Pit and Quarry: The Slate Industries of Lehigh Valley
HSPV 743-301, Matero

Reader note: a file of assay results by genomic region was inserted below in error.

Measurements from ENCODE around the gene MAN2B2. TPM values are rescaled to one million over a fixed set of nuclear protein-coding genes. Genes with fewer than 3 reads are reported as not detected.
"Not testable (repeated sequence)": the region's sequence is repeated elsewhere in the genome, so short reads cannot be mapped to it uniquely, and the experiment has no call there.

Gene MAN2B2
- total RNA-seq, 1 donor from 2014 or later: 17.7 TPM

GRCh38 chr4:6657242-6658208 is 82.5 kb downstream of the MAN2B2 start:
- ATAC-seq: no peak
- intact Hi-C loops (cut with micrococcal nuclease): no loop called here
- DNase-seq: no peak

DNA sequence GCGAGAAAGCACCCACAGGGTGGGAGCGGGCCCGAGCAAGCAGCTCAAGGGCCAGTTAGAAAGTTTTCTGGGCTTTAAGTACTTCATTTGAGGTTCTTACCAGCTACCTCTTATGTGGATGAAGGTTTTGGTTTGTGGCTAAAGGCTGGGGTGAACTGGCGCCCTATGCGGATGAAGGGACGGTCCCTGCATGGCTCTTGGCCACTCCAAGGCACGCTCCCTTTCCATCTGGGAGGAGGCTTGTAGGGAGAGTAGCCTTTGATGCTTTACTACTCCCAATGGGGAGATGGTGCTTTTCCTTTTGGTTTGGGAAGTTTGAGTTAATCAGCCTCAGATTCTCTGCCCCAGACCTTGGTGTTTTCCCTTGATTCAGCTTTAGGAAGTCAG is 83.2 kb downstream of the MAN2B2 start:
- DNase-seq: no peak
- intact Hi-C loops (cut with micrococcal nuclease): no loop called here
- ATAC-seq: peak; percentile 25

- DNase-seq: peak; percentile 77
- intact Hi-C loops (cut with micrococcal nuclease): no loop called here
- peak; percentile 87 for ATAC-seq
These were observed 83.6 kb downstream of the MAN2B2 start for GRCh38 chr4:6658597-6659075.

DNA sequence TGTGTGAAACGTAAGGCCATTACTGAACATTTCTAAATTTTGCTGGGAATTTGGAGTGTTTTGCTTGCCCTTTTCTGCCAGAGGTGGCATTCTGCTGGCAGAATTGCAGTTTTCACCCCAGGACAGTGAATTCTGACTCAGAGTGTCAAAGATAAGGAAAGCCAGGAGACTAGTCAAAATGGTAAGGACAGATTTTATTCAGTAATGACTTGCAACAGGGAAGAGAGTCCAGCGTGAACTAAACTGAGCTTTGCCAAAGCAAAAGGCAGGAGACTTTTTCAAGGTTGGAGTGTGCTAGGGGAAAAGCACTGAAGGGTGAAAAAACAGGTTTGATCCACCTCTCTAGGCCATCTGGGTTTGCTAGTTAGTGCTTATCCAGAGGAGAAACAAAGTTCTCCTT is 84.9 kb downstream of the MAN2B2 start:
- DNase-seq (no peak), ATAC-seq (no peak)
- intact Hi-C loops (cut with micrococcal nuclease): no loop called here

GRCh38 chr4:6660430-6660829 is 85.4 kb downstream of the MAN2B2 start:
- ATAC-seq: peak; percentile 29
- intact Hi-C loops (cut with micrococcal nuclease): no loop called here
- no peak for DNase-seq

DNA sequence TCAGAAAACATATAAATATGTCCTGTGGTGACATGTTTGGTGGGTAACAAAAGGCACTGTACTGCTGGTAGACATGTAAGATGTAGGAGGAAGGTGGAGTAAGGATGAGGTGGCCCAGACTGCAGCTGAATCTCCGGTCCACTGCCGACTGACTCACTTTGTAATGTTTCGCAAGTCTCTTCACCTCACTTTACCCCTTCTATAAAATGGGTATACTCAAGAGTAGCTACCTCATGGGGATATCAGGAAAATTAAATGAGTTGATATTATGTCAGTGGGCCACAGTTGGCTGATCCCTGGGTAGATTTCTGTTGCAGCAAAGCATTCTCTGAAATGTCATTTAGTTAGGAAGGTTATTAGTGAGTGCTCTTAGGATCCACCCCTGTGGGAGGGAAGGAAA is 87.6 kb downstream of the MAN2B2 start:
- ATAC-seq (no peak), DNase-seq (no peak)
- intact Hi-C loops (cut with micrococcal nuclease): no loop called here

2013 marked the 50th anniversary of Kenneth Hudson’s groundbreaking book and manifesto on “industrial archaeology,” the “mongrel” field he first named as the bastard offspring of industry and archaeology. Today the remains of industry past dominate the global landscape. Urban and rural America are littered with the evidence of the last two centuries of the country’s former industrial prowess and many of these places, now abandoned, hold latent value for their transformation and reuse. Since Lawrence Halprin’s 1967 conversion of Ghirardelli Chocolate Company’s headquarters to public retail and Richard Haag’s 1971-1976 Gasland Park in Seattle, myriad other examples in the U.S. have since followed. Recent initiatives such as the Industrial Heritage Reuse Project by the Preservation League of New York State are specifically examining the reuse potential of several abandoned industrial buildings in Albany to provide model approaches in similar urban contexts elsewhere. But many other less adaptable sites such as brick yards, cement plants, and quarries of landscape scale, pose enormous difficulties for preservation and reuse. Extractive Industries Among the oldest of technologies, the extractive industries involve the removal and processing of raw materials from the earth and their global scale of operation transformed entire regions and markets. The Lehigh Valley in southeastern Pennsylvania gave rise to several world-class extractive industries, including cement production and slate quarrying, which would dominate the American and international scene in the first decade of the twentieth century. Slate World The Pennsylvania “Slate Belt,” an area of only 22 square miles, lies approximately 50 miles to the northwest of Philadelphia and just south of Blue (Kittanning) Mountain between the Delaware and Lehigh Rivers. The first quarries opened in the 1830s, but significant growth followed in the first decade of the twentieth century when Lehigh Valley accounted for approximately half the slate produced in the United States, eventually becoming the greatest slate producing region in the world. During World War I, many of the slate firms closed to release men for other essential war work, especially in the Bethlehem Steel plant nearby. Most of the quarries never reopened after the war as modern synthetic materials such as asphalt composites and plastics proved less expensive and easier to use, and required less skilled labor to fabricate and install. Today only a handful of the old slate quarries remain active. Big Bed Slate, still in operation, is one of the oldest and best preserved of the early operations with its iron crane hoists, steam and electric machinery and mill shops, and extensive series of former and active quarries. This company, still economically viable, and interested in spearheading the valley’s industrial history, offers a unique opportunity together with the Slate Belt Heritage Center in Bangor, PA to document that legacy through a creative mix of preservation and economic development. Cement Age Reinforced concrete would prove to be the modern material of the new century and in the United States, the creation of the first Portland cement plants in the Lehigh Valley in 1871 at Coplay, would give rise to an industry that would forever change the face of America and the world. An essential component of concrete, Portland cement is second only to water as the most consumed material on the planet. By 1901, the Atlas Portland Cement Co. in Northampton, PA was the largest cement company in the United States – more than twice the size and probably five to ten times the size of most firms in the industry. Cement consumption increased almost ten-fold from 1890 to 1913 and until 1907, more than half of the Portland cement produced in the United States came from the Lehigh Valley. Today the valley is still the country’s center of cement production but automation has rendered the old plants nearly vacant, their historic mills and kilns, though still impressive, largely abandoned. This advanced research studio builds on a current PennPraxis grant focused on the study of the cement and slate industries of Pennsylvania’s Lehigh Valley. It is funded by the J. M. Kaplan Fund and directed by Frank Matero, Professor of Architecture and Historic Preservation, and aims to bring a more critical approach to the identification, evaluation, and preservation of the most important and neglected of American industrial sites. Using information already collected, students will identify specific plants within the cement and slate belts and develop conservation programs for their preservation and interpretation. Focus will be on the industrial remains: buildings, structures, machinery, and features and involve their physical recording, condition survey, and analysis. Interested students should contact Frank Matero at email@example.com